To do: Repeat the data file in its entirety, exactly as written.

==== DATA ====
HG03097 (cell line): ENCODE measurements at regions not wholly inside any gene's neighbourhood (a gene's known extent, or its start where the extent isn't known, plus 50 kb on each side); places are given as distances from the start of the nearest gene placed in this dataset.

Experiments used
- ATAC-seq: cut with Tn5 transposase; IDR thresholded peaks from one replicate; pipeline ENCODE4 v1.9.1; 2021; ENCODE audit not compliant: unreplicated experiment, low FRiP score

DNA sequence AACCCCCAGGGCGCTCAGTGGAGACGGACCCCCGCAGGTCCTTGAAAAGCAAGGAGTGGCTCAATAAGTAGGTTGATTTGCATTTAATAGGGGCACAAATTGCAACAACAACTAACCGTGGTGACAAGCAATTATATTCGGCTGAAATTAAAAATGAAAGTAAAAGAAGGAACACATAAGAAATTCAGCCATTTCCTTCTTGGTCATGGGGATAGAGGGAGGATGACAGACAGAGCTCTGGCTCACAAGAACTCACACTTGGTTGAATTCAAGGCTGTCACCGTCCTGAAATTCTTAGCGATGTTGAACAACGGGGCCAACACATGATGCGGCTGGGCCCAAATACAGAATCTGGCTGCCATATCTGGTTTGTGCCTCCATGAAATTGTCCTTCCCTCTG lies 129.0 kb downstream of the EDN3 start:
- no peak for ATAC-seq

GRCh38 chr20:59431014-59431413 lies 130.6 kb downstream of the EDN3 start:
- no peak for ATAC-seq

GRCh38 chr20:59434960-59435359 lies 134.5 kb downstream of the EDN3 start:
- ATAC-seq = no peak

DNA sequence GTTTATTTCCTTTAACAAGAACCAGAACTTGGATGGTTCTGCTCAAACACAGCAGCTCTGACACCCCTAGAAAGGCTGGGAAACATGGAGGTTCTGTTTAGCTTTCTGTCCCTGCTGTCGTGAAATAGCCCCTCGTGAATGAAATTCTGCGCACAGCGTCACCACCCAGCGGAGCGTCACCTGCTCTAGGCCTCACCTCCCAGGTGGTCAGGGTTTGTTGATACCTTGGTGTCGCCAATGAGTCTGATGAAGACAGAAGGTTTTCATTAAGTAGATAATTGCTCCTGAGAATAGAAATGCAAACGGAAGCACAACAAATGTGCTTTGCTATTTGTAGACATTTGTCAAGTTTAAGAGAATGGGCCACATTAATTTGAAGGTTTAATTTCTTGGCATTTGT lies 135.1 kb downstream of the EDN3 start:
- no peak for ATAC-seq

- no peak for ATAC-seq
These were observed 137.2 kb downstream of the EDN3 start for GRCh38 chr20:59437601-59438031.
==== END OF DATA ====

HG03097 (cell line): ENCODE measurements at regions not wholly inside any gene's neighbourhood (a gene's known extent, or its start where the extent isn't known, plus 50 kb on each side); places are given as distances from the start of the nearest gene placed in this dataset.

Experiments used
- ATAC-seq: cut with Tn5 transposase; IDR thresholded peaks from one replicate; pipeline ENCODE4 v1.9.1; 2021; ENCODE audit not compliant: unreplicated experiment, low FRiP score

DNA sequence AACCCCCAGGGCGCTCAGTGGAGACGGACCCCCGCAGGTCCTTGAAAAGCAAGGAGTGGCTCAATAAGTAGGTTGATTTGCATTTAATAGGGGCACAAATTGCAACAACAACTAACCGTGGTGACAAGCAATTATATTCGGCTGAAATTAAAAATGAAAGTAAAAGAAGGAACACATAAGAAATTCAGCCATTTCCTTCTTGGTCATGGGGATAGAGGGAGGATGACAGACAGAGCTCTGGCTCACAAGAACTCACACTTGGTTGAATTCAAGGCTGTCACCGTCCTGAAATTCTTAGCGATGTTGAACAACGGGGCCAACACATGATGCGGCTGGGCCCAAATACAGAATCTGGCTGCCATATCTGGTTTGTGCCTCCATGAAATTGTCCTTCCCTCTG lies 129.0 kb downstream of the EDN3 start:
- no peak for ATAC-seq

GRCh38 chr20:59431014-59431413 lies 130.6 kb downstream of the EDN3 start:
- no peak for ATAC-seq

GRCh38 chr20:59434960-59435359 lies 134.5 kb downstream of the EDN3 start:
- ATAC-seq = no peak

DNA sequence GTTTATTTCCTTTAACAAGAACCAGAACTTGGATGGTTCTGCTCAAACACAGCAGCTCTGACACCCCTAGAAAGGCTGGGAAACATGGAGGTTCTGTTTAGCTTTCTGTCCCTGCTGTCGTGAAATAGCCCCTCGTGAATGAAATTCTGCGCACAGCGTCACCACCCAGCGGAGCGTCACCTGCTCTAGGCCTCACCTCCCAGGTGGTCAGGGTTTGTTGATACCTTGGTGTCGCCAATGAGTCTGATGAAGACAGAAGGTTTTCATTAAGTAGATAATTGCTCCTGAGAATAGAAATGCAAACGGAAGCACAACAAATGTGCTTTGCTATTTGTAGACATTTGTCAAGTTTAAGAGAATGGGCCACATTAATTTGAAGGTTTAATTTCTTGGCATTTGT lies 135.1 kb downstream of the EDN3 start:
- no peak for ATAC-seq

- no peak for ATAC-seq
These were observed 137.2 kb downstream of the EDN3 start for GRCh38 chr20:59437601-59438031.